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Ian Walker on the VOR Thus Far

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Ian Walker, who sailed as skipper aboard Abu Dhabi, winner of the 2014-15 Volvo Ocean Race

Ian Walker, who sailed as skipper aboard Abu Dhabi, winner of the 2014-15 Volvo Ocean Race

As the seven crews competing in the 2017-18 Volvo Ocean Race fight their way through the Southern Ocean, past VOR winner Ian Walker looks at the state of the competition so far. On one hand, Walker says, things are panning out much as he expected, with the veteran teams quickly jumping into the overall lead. However, he emphasizes that the very nature of Southern Ocean racing is such that the seven teams are all pretty much living on a knife’s edge all the time.

1. Legs 1 and 2 have served up some very competitive racing and exceptionally close finishes, especially coming into Cape Town. Have the results gone how you expected? Any surprises?

Pretty much, yes. I think my prediction was for a Dongfeng win, Mapfre to come second and a tough fight for third between Vestas 11th Hour Racing, Brunel and AkzoNobel. Vestas 11th Hour Racing nailed Leg 1 tactically to take a deserved win. AkzoNobel has actually been reasonably competitive considering their shambolic preparations, but Brunel was the biggest disappointment until they found their mojo halfway through Leg 2.

2. The start of Leg 2 provided the teams with some epic conditions and created some of the most iconic footage of the boats, racing half-submerged down the Atlantic. How do sailors cope with these conditions so early on a 20-day leg? Do they hold back knowing that they need to preserve the boat for such a long leg?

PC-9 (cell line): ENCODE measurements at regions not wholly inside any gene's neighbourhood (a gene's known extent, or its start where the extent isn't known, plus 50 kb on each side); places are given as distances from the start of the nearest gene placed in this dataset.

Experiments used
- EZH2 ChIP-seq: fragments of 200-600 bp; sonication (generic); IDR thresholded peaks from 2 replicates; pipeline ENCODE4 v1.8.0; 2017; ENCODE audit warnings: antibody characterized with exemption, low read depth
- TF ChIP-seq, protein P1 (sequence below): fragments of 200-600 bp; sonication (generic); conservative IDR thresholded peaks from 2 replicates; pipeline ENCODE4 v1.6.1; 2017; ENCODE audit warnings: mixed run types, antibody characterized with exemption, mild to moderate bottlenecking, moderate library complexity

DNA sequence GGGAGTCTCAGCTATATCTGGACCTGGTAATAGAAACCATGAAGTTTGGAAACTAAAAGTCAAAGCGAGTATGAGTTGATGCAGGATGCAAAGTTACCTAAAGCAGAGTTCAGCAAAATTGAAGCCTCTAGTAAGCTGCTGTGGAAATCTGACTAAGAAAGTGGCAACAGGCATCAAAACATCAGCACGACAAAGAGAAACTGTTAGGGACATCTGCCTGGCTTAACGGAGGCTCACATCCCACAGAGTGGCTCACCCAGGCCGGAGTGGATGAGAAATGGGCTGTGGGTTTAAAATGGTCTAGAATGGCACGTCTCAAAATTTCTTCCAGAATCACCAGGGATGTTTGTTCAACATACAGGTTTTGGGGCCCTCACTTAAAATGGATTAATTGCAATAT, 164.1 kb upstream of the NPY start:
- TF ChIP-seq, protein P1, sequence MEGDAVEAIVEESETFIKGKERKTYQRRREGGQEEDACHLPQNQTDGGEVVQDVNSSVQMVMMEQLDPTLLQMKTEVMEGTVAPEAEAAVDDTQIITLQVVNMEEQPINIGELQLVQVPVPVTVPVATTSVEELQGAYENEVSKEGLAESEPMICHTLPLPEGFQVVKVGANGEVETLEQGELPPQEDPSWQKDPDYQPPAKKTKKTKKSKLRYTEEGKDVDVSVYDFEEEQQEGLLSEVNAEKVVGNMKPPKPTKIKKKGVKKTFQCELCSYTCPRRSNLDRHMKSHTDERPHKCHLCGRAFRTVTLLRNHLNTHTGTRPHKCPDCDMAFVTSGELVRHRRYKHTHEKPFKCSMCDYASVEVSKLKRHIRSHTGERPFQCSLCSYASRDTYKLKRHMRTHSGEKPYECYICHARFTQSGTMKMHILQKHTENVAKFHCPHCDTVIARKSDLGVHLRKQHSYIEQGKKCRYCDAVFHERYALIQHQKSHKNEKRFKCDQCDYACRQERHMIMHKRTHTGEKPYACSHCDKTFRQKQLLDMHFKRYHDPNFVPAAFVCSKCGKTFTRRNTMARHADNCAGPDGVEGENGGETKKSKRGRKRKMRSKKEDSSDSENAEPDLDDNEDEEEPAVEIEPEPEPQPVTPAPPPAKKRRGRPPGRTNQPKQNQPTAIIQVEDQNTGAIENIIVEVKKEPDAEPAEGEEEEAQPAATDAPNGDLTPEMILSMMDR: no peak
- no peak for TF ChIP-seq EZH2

What stunning images! That was the first time I was missing being out there! In those conditions, the main concern for me would be sail damage at the start of a long leg. The boats are pretty robust and unlikely to have problems downwind. The mast is always a worry in the back of your mind, but there’s not much you can do about it. That would have been a baptism by fire for the rookies, but it’s good to get some of that before having to deal with it down South.

3. One of the critical strategic decisions was how far west to cross the doldrums. Did the teams tackle this how you’d expect and what would have been the secret to a fast Doldrums crossing?

We have such accurate models and satellite pictures now, it seems to be getting easier to predict where best to cross the Doldrums. Everyone pretty much went through in a line, and they hardly slowed down. You always need a bit of luck with the clouds. Starting from Lisbon also made it far easier to get west, and took out the tactical dilemmas of how to deal with the Canaries or Cape Verde Islands.

4. As the teams were nearing the Southern Ocean, the leader board was chopping and changing as teams were gybing almost in the opposite direction to Cape Town before gybing back and gaining miles, despite sailing farther. Can you explain the reason for this and did it pay off in the long run?